O-RAN is a concept pushed forward by the telco industry and aimed at creating a multi-supplier RAN solution using hardware and software from different vendors that all use a common open interface.
An O-RAN Alliance was formed by operators and equipment vendors in 2018 to develop this concept. The alliance sets the common specifications and standards for the concept. Chinese telcos and network equipment vendor ZTE are members, but Huawei is noticeably not part of the alliance.
"Samsung's vRAN solutions use open interface and O-RAN defined protocols. These are basically white boxes that guarantee transparency between blocks. Previously, in traditional RAN, when one specific vendor would provide its own software and hardware solution, the operator could not see what was going on inside them as the vendor would use its own protocol.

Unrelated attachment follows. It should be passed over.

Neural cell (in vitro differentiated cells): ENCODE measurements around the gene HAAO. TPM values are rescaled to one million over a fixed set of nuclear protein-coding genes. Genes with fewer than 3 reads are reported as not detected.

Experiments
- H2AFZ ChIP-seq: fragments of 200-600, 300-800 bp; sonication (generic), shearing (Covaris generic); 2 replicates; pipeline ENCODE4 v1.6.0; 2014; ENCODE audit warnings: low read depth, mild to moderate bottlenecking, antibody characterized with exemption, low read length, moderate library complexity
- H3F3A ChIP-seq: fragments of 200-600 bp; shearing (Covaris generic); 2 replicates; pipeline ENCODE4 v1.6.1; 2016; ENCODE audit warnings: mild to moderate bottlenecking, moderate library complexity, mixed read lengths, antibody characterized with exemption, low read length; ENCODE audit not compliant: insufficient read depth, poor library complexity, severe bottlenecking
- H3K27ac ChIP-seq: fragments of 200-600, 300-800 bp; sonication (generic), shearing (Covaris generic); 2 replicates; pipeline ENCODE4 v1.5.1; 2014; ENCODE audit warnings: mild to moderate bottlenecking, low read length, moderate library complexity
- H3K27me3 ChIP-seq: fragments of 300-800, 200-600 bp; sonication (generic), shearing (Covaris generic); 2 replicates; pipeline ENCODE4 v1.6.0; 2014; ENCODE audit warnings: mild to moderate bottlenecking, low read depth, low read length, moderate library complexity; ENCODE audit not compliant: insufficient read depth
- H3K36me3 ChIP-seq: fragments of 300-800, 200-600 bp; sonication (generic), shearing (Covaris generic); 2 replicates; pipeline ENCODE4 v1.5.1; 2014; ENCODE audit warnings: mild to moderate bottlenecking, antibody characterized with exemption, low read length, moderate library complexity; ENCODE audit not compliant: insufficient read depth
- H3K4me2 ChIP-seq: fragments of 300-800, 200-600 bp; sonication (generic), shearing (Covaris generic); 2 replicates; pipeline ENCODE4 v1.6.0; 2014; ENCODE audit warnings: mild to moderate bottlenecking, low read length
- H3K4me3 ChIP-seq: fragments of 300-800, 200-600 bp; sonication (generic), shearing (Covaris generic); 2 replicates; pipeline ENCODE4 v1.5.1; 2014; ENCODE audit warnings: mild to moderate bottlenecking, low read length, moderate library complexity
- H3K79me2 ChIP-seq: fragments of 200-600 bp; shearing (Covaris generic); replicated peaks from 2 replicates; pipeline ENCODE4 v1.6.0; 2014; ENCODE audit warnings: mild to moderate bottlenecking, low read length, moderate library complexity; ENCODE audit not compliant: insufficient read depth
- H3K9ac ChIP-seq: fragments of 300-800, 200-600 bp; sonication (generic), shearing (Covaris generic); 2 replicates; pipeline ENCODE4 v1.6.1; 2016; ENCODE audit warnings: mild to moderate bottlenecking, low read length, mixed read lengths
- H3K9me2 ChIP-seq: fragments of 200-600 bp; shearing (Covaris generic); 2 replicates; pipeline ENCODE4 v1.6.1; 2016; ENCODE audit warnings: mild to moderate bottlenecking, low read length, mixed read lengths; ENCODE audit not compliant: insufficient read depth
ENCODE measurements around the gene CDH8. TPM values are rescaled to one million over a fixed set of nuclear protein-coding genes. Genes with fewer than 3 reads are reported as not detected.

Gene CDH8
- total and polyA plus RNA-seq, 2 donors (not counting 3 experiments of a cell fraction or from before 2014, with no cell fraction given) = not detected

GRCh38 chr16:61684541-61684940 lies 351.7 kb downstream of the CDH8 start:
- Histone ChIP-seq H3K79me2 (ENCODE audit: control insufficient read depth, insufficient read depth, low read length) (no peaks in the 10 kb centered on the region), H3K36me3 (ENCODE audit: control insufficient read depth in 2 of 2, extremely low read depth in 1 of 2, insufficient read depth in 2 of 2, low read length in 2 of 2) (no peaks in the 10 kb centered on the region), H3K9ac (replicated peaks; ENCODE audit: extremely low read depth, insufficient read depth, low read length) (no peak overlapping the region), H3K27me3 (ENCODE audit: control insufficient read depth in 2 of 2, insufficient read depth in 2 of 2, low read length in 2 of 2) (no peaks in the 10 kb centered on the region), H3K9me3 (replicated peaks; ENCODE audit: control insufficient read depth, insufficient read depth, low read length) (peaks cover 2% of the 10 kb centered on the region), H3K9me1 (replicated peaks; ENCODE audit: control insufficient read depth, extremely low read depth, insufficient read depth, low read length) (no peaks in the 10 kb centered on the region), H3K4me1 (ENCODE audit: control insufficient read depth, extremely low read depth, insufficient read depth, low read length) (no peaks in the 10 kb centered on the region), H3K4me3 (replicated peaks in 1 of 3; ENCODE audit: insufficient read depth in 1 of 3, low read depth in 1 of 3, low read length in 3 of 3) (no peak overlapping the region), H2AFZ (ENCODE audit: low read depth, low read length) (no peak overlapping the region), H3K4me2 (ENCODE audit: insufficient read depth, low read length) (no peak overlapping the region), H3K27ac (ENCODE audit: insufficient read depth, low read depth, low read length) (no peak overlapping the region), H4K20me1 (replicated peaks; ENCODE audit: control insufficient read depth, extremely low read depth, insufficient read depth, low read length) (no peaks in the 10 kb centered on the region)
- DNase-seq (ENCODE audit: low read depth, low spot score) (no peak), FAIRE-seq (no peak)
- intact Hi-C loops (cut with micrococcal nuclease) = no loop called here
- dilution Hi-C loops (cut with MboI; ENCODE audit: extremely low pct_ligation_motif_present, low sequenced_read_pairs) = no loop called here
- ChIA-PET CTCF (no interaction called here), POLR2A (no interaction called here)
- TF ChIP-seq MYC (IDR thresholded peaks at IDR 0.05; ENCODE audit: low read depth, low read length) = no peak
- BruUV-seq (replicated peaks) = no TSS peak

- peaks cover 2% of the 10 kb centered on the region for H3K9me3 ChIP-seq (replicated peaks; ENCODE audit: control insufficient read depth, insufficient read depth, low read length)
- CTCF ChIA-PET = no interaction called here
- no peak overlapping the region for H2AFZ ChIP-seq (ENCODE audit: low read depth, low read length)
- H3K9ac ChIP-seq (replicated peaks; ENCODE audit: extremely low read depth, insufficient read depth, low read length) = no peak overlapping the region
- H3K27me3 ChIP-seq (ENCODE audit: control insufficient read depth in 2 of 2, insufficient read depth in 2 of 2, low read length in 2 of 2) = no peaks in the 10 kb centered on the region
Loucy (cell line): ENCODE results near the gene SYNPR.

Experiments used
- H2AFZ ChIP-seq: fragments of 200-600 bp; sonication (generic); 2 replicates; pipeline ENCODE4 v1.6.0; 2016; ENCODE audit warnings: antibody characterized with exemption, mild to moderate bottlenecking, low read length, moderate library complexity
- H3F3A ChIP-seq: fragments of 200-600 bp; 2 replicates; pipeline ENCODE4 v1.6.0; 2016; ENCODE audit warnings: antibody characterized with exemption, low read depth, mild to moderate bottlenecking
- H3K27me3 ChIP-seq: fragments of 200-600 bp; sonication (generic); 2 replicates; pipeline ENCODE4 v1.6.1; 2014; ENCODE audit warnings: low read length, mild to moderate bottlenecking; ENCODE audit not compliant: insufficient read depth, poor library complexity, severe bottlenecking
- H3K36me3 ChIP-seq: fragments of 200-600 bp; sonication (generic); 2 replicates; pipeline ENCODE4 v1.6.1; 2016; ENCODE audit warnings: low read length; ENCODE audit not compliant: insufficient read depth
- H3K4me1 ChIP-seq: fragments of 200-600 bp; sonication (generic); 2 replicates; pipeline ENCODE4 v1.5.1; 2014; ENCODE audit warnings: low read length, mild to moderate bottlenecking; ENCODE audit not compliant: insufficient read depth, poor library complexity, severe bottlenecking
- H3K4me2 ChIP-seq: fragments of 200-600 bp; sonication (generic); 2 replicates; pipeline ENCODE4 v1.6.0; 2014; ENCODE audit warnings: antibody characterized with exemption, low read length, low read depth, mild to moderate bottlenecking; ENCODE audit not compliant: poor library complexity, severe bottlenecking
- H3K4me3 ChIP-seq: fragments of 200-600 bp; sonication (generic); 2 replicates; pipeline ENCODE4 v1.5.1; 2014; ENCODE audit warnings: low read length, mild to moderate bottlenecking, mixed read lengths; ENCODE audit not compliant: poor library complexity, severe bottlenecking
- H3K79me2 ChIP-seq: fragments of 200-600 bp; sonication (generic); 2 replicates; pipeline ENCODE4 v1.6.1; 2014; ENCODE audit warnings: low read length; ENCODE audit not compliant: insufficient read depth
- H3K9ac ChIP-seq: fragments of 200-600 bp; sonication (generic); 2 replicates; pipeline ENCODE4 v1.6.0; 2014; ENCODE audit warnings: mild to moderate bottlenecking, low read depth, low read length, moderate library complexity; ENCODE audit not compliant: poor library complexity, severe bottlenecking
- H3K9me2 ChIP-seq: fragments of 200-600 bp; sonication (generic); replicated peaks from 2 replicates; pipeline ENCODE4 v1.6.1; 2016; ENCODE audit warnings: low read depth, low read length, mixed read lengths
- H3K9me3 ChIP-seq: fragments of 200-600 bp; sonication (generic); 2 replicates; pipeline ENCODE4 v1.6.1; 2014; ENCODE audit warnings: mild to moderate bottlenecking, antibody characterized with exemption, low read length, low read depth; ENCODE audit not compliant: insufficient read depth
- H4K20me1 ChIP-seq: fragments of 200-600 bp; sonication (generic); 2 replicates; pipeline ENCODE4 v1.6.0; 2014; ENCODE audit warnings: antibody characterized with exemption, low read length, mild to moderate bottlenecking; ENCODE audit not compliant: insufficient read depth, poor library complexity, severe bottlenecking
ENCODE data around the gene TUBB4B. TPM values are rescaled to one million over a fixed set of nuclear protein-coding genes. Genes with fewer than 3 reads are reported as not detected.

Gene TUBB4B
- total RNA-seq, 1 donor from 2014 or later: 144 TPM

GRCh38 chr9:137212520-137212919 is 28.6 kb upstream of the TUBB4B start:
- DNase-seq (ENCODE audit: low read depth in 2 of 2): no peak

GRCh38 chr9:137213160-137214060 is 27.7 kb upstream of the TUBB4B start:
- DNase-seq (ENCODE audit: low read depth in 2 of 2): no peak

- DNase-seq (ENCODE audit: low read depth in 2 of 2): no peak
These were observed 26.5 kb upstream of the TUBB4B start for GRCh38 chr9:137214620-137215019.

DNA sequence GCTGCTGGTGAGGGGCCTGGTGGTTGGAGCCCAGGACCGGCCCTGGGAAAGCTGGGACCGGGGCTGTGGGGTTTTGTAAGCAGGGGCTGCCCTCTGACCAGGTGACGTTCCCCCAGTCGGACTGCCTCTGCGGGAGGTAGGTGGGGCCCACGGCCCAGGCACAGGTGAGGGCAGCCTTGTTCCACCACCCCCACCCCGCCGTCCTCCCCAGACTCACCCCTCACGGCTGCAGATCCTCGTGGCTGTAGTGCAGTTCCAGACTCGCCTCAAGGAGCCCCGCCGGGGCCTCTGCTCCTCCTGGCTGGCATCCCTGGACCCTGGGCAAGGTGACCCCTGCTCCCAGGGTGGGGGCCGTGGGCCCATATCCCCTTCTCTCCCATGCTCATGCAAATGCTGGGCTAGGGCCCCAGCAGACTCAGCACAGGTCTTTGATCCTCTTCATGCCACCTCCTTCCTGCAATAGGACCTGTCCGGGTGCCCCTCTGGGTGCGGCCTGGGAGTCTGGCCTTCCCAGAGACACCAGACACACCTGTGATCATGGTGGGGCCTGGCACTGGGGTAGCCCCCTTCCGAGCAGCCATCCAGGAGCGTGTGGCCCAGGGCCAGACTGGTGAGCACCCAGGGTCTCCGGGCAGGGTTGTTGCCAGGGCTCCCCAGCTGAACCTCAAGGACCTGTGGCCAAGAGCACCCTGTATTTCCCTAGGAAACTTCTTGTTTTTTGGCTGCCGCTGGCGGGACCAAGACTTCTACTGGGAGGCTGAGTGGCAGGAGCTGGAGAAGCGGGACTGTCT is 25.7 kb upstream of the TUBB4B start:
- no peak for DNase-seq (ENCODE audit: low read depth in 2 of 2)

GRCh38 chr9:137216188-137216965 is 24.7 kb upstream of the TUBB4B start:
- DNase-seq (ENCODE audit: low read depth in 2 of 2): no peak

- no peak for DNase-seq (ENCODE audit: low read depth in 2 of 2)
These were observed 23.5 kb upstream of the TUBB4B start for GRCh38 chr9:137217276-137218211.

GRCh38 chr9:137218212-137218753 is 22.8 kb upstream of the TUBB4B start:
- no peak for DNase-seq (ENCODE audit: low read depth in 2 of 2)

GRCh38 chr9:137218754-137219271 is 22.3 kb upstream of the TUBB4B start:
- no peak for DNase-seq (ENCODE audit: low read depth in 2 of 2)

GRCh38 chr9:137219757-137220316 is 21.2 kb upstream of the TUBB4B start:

"Operators believe this will increase their network security. They can now see the messages, that is the protocol, passing between the solutions provided by various vendors. So we believe vRAN's use of O-RAN standards makes it quite attractive for operators," the Samsung lab head said.
Telcos around the world have so far shown various degrees of enthusiasm in adopting vRAN. Verizon and Rakuten Mobile in Japan have been some of the more vocal telcos that support the technology. Vodafone UK is also planning to deploy vRAN. Other telcos, meanwhile, have been more conservative in their attitude towards the technology.
"Some operators believe vRAN is the right direction, while others are yet to adopt it. For now, vRAN is a very new and progressive space. I think it's better to think of vRAN as one option among many that operators have for their network deployment, and Samsung has developed and is offering that option first compared to other companies," Park said.